Danger Doom – The Mouse and the Mask

Danger Doom
The Mouse and the Mask

In more ways than one, MF Doom is a mad scientist. Not only does he adopt superhero/villain personalities on his various albums (witness the mysterious voice’s admonishment of Doom to conduct “strange, forbidden experiments” on Vaudeville Villain), but he has throughout his career consistently tinkered with his music’s genome, delighting in the splicing and grafting of different producers’ DNA with his own. The results have almost always been stunning, the most recent and most notable success being his collaboration with Madlib, Madvillainy.

So when Doom announced a collaboration with Dangermouse, fans were excited, if hardly surprised. After all, the two underground sensations were made for each other. In fact, one could imagine Doom and Mouse hanging out in a basement somewhere on a Saturday morning, watching cartoons, perhaps rapping over the theme song to Scooby Doo. With the arrival of The Mouse and the Mask, it has become apparent that that image is perhaps all too appropriate.

Doom and Mouse are joined, you see, by the motley cast of Cartoon Network’s runaway success, Adult Swim. It’s no surprise that the two masterminds behind this album would incorporate cartoon themes, but with the addition of the Adult Swim characters, the whole thing takes on the air of a Sunday afternoon matinee. This temptation created massive potential for ruinous excess. Luckily, Doom reigns in and tightly controls the cartoon characters’ contributions, limiting them to a tastefully minor role. In fact, he and Dangermouse so effectively utilize the Adult Swim cast that it actually enhances the experience. For instance, Master Shake wants to contribute his own rapping talent to Danger Doom’s album, and he drops by every few songs with a series of increasingly aggravated phone messages in which he vents his frustration at being ignored. Even Meatwad drops a few verses, building off his hilarious character on the show Aqua Teen Hunger Force.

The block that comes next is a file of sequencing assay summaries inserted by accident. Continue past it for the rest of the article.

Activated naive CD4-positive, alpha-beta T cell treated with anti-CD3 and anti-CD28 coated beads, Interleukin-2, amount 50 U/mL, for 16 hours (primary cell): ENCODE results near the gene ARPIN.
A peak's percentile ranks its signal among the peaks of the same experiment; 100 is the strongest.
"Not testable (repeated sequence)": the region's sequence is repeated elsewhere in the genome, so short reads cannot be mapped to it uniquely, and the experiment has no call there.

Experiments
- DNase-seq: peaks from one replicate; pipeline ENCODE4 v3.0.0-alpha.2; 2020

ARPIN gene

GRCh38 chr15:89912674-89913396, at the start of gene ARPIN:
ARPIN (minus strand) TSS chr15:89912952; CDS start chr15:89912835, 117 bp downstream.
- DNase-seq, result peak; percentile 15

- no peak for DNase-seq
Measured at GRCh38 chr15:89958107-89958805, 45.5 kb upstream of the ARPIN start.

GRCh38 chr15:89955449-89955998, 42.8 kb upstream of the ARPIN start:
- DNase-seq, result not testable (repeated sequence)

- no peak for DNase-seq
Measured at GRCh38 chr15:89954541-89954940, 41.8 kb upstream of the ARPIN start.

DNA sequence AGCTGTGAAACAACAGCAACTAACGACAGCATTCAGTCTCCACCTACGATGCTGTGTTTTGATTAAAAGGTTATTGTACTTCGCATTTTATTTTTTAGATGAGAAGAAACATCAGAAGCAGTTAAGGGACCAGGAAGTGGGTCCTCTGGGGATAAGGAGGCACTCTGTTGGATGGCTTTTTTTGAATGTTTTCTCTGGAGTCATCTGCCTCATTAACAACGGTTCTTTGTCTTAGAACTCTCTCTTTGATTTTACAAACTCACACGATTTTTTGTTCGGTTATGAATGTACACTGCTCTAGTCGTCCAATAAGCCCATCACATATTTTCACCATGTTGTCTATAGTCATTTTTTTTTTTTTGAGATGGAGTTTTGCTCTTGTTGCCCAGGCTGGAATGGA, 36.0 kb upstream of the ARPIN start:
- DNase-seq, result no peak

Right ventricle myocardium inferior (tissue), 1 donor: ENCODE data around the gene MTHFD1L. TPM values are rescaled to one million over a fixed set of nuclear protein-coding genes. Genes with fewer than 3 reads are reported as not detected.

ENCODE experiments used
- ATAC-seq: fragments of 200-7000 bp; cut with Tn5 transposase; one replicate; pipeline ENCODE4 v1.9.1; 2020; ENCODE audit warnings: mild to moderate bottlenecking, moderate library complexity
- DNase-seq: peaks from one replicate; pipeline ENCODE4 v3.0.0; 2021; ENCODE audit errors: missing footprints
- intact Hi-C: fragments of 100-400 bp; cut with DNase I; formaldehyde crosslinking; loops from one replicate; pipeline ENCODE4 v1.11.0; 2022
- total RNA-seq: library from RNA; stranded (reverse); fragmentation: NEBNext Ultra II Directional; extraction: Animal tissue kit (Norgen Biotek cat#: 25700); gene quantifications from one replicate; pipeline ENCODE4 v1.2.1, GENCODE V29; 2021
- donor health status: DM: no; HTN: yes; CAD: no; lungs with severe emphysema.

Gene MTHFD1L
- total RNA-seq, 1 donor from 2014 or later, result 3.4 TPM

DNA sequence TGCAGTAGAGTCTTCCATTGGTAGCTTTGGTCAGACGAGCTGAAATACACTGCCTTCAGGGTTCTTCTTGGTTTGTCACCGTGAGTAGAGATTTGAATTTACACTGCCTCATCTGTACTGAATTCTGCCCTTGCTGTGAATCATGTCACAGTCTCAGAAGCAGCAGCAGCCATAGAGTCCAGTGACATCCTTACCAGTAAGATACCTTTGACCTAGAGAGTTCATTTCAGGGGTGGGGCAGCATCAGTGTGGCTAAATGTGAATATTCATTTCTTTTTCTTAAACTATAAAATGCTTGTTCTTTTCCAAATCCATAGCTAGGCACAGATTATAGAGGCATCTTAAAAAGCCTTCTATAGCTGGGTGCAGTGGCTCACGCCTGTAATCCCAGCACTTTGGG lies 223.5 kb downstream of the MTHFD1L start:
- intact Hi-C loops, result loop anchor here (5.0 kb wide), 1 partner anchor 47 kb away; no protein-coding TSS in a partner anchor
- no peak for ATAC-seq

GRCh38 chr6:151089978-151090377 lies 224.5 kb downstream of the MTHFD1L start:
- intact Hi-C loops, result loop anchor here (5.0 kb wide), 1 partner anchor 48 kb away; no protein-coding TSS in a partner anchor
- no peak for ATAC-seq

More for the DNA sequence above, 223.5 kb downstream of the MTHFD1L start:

With the exception of the song “ATHF,” dedicated to the characters of the aforementioned show, Doom thankfully keeps to topics other than cartoons. Album-opener “El Chupa Nibre” is built on a classic Doom space-laser beat, and Doom picks up the pace of his delivery to match. “Sofa King” features a superb beat based off of old-school samples. Better still, Doom manages to overshadow the beat towards the end of the song with an intense dead-pan delivery. Ghostface Killah of Wu-Tang fame drops by for “The Mask,” ruminating with Doom about superheroes and aliens. Towards the end, he echoes Doom’s career-long preoccupation: “Me and Doom / … / superheroes for life till our souls vanish.”

Elsewhere, Talib Kweli contributes an excellent verse and hook for “Old School Rules,” a raucous horn-led song on which Kweli and Doom lament the fact that rap skills are often predicated on violent pedigrees; “Since when rhyme skills have to do with killin’ a cat / what type of chitlins is that?” rhymes Doom. Cee-Lo sings the hook on “Benzi Box,” marking Doom’s highest-profile collaborator to date.

Doom carries the rest of the album, with periodic help from Space Ghost, Brack, and others. The irresistible interplay of Dangermouse and the Metal-faced One flourishes throughout, falling just short of that of Madlib and Doom on Madvillainy. The beats on The Mouse and the Mask are remarkably consistent, satisfactorily complex, and surprisingly subtle. Doom is, as usual, at his best, spitting ridiculous deadpan verses that explore simultaneously the world of sunny weekend cartoons and the grimy, crime-ridden real world. Still, the tone of The Mouse and the Mask is notably lighter than that of the introspective, brooding Madvillainy. Dangermouse’s sunny production and the cast of Adult Swim serves to cast still more sunshine on Doom’s playful, lighthearted wordplay, and this combination provides one of the best contexts yet for his remarkable talent. This one’s a keeper.